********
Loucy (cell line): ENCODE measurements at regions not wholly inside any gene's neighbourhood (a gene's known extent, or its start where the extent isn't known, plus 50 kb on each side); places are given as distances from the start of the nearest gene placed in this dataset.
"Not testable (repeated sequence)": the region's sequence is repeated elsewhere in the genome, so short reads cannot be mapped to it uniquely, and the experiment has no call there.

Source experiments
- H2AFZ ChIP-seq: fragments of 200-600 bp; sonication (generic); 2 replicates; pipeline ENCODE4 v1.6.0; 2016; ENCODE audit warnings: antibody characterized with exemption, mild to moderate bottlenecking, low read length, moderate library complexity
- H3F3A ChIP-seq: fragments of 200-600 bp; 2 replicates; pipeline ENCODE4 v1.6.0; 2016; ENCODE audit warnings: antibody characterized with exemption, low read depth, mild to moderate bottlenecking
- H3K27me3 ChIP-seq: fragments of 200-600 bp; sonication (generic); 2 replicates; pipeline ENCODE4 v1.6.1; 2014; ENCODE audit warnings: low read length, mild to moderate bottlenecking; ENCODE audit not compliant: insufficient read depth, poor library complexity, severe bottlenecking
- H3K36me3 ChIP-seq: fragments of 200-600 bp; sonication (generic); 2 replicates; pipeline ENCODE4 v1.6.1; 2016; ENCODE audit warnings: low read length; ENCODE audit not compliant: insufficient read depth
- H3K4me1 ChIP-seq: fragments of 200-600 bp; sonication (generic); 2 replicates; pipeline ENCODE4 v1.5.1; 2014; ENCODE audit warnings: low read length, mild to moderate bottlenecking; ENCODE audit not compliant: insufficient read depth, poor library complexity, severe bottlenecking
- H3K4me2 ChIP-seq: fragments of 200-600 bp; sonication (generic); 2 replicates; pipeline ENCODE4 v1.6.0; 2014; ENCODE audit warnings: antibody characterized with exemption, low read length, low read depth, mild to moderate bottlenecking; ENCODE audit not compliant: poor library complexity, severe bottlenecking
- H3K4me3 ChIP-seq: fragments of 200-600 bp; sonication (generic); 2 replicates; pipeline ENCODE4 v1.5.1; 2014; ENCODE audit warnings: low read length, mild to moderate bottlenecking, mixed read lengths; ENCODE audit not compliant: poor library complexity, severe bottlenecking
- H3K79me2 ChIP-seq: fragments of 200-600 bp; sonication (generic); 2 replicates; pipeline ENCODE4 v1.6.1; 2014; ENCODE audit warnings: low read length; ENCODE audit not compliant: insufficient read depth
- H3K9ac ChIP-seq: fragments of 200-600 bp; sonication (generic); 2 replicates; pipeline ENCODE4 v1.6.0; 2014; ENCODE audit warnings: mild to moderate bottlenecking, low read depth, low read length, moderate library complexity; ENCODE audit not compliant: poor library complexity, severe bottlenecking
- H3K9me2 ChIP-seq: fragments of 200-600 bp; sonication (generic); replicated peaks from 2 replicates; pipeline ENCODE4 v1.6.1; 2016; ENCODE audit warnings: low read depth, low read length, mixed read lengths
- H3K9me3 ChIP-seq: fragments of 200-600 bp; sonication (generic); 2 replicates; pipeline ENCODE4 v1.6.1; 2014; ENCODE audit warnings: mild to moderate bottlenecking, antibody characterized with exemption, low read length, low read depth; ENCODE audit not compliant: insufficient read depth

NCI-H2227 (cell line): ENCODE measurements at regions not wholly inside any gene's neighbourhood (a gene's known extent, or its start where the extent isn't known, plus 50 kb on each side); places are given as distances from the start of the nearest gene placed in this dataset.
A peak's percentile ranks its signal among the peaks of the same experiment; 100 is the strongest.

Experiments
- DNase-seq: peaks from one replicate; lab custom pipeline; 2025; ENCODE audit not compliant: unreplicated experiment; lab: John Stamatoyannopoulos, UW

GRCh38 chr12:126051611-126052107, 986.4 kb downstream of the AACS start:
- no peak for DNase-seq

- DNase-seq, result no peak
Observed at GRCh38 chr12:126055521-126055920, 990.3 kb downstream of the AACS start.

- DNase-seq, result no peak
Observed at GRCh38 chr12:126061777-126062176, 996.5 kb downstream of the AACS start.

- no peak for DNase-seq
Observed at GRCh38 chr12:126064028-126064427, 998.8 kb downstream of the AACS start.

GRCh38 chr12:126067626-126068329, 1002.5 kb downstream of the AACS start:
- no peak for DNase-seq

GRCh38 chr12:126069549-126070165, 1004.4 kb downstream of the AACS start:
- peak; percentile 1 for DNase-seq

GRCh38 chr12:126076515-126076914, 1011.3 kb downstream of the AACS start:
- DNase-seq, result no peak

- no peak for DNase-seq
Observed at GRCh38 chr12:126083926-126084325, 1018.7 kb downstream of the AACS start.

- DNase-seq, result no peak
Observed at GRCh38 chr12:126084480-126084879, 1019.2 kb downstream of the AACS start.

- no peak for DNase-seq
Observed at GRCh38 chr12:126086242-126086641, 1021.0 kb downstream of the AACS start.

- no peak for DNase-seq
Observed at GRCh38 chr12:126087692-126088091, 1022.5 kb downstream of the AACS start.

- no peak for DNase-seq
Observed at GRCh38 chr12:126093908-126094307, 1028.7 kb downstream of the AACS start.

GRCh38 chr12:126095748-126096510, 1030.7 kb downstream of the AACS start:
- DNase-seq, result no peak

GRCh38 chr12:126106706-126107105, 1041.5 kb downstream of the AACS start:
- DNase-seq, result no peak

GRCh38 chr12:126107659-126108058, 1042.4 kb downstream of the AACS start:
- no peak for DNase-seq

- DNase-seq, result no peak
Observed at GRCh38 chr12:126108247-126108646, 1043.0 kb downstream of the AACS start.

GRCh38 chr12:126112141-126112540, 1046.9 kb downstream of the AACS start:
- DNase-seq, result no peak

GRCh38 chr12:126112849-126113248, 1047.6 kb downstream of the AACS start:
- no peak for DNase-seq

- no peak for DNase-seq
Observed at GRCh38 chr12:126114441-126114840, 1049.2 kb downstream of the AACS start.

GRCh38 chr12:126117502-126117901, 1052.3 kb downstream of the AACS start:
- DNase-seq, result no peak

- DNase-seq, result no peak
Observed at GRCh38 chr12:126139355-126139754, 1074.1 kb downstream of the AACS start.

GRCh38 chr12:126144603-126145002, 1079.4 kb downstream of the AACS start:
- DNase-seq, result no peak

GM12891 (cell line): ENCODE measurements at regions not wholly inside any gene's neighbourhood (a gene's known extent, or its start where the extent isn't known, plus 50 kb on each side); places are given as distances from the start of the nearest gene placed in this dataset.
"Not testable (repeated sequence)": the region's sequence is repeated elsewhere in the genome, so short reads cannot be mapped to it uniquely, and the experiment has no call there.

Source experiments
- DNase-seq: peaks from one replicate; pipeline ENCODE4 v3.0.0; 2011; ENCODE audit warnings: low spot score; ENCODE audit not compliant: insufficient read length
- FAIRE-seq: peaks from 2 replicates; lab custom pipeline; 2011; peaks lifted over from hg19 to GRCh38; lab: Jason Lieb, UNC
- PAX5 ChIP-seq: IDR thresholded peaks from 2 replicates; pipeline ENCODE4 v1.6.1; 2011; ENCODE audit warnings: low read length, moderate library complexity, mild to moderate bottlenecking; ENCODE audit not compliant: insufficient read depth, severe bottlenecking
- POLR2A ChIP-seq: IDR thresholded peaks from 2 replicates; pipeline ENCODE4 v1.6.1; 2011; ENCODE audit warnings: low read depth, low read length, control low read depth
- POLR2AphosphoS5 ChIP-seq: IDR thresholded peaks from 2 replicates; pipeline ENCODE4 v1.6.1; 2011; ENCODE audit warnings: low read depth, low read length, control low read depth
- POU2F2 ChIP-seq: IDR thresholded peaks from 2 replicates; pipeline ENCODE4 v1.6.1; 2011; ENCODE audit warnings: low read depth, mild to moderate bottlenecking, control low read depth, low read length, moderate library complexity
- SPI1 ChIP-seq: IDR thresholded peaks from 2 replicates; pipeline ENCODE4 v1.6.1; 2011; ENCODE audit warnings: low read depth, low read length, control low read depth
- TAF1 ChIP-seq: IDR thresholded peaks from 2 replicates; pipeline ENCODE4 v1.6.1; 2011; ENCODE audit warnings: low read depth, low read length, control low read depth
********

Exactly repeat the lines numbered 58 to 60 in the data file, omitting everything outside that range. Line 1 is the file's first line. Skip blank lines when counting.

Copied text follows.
- DNase-seq, result no peak

- DNase-seq, result no peak
Observed at GRCh38 chr12:126139355-126139754, 1074.1 kb downstream of the AACS start.